A big part of the show is Sangaré herself, she seemed to show more and more or herself as the night progressed, by the end she had become compere and story teller as much as singer. The interesting thing about Sangaré, which kind of flies in the face of the stereotype of world music, is that for the first two-thirds of the night, she invariably sang with a look on her face that moved between severe and pained. No matter that very few people could understand the language she was singing in, she was clearly not here to just throw a party, there was stuff she needed to get off her chest. She’d point at the audience, as if casting them in the roll of the villain she was singing of, slice her hand down, hold the palm of her hand out to stop us and then wag her finger, and in one song she kept drawing her finger across her neck. You felt that if she had a husband and children, they more than likely knew their place in the home.

Sangaré is not afraid of lecturing and of sharing her suffering. She spoke about how the white man’s colonisation of Mali had taken away their identity. She talked about how things in Mali were not good but that she and others like her would fight to the last minute. One of her songs seemed to her addressing the ‘state of the nation’. Sangaré said these things, but she said most of them in French (occasionally breaking out into English) which amused me for some reason given Britain’s reluctance to learn foreign languages. Being lectured to in French about white colonialism wasn’t the kind of gig that post-Brexit Britain had voted for, I imagined. How would this have gone down in the backroom of a pub in Dagenham I thought? Cross-cultural communication can be uncomfortable. At one point she introduced a song as being about Mali and then shouted at ‘Do you know Mali?’ Many I imagine knew nothing of Mali, but everyone wished they did just to make that moment a happy one. Most of the audience didn’t understand French, did Sangaré know that? Did she care? Sangaré chided a member of the audience, half-jokingly, for laughing at her English and threatened to say nothing more in English if there was any more mirth. ‘Do you speak Bambara?’ she asked, pumping her chest out, to which everyone cheered. But had anyone really laughed at Sangaré’s English? Was this paranoia on her part? Or was this all just theatre?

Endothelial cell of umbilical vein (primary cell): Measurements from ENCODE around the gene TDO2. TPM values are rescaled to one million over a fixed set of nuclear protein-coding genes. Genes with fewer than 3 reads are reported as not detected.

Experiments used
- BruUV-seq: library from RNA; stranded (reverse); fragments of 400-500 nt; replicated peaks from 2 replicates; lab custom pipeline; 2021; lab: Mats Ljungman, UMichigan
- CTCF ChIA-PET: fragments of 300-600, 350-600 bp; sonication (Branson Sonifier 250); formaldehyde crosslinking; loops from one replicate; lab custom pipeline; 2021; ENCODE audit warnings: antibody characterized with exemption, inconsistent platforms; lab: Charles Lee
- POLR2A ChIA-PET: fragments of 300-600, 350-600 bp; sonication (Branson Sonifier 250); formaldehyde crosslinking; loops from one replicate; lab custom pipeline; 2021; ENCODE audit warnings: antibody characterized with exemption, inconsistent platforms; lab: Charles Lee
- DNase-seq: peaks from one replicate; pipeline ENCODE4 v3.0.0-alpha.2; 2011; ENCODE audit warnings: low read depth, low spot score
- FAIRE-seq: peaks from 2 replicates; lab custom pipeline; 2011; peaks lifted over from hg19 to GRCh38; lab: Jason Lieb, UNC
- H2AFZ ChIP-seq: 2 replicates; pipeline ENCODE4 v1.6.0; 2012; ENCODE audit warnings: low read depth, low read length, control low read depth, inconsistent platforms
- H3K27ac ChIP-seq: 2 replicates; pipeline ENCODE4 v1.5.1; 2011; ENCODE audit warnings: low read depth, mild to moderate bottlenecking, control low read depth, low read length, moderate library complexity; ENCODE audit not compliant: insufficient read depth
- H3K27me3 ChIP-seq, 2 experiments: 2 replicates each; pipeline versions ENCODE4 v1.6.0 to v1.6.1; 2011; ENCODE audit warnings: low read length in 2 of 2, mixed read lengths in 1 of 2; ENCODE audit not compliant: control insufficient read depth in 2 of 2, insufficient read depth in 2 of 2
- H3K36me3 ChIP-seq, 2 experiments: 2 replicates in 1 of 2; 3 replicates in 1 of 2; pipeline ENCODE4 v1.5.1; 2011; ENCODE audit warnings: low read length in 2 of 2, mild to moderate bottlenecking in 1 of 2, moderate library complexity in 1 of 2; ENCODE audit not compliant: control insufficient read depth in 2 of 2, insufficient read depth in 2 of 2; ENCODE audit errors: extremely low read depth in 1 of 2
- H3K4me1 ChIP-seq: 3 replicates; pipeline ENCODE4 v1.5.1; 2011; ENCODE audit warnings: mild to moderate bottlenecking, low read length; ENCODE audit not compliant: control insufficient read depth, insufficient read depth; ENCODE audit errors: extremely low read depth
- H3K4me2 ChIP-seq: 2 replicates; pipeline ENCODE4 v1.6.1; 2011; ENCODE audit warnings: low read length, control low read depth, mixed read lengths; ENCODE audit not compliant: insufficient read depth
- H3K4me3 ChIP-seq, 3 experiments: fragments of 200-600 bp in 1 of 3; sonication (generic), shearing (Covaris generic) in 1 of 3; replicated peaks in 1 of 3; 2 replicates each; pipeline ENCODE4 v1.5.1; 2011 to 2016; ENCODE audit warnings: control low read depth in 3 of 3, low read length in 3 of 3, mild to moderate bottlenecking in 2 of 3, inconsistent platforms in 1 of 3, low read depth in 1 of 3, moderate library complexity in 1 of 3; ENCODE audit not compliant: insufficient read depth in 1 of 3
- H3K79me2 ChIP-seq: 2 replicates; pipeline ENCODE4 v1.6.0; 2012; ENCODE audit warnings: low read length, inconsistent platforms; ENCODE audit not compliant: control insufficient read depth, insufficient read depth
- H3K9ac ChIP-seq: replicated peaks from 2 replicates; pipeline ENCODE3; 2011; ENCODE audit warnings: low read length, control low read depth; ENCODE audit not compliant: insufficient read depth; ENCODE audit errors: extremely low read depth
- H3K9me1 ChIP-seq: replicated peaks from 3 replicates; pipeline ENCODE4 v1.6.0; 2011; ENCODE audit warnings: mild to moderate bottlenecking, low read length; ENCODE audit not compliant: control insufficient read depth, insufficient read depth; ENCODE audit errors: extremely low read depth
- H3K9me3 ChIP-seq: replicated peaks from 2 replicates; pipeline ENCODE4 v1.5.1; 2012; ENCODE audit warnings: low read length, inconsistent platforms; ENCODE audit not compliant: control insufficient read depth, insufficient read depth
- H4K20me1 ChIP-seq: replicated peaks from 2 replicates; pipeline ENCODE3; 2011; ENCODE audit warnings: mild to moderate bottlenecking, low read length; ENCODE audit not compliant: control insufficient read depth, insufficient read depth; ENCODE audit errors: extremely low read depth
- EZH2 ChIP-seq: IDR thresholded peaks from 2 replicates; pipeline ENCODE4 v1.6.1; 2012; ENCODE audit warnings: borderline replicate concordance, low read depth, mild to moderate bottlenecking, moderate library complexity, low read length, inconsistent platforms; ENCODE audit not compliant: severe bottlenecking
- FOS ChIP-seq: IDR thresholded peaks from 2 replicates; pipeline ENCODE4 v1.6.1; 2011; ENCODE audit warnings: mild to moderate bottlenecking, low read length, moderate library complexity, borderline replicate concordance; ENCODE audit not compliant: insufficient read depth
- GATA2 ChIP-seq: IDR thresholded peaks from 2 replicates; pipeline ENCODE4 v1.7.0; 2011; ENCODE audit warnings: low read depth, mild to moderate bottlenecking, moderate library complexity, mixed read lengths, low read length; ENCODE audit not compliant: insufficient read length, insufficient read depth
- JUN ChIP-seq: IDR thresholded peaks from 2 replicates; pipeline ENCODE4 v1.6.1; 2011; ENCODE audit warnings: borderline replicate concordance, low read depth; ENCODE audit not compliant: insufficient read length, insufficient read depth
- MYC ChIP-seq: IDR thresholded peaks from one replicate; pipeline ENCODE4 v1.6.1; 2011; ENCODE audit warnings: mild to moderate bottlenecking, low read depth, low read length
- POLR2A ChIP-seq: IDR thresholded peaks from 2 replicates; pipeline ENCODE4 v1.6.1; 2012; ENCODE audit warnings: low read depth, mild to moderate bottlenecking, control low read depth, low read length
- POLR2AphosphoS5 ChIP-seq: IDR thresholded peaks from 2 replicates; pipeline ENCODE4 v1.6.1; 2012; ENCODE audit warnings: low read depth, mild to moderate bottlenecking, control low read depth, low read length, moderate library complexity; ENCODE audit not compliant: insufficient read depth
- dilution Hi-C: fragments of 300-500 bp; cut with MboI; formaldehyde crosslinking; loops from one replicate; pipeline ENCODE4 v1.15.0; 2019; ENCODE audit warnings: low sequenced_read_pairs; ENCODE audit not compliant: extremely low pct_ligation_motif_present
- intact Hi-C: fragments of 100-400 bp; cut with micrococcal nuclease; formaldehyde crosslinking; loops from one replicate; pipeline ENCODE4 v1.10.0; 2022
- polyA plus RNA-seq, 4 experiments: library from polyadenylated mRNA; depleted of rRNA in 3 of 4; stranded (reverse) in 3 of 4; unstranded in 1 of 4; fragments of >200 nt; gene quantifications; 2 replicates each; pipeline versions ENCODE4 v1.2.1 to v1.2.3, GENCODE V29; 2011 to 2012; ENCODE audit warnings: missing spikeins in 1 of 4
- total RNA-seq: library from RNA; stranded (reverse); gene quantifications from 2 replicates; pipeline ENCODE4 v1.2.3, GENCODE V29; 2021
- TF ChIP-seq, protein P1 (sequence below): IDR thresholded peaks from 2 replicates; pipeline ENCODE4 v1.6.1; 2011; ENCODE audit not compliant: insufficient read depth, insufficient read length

The audience responded well to Sangaré. I got the impression that Malians in the audience and tuned in others had come with the expressed purpose of sharing a spiritual communion with Sangaré and others who shared the singer’s concerns; there were enough white women in their fifties with short bleached hair for me to think that there must be at least one Gender Studies lecturer in the audience. With about twenty minutes to go, and after a sad and funereal song dedicated to a boy who had lost his mother, Sangaré and band changed tact and switched into party mode and went into a funk jam. The audience responded, albeit gently. Londoners generally are infamous for not dancing and with the exception of the person standing in front of me, there was not a single member of the audience who decided to loose themselves to the music during the night. Nevertheless with the spirit of the place lifted, there were smiles all around, and jigs a plenty. Sangaré went on to introduce each member of the band, and as already mentioned, everyone got their turn to do a solo. The highlight for me was seeing the smile which broke out on to the face of the Ngoni harp player, as he took centre stage with the guitarist. Although smaller than the guitar player he managed to play his harp and jump up and down and ruffle the hair of the guitarist all at the same time. The guitarist looked across to his contemporary looking a little uncertain as to whether this kind of thing ought to be going on on-stage, but he was too focused on getting his chords right to be able to formulate an opinion.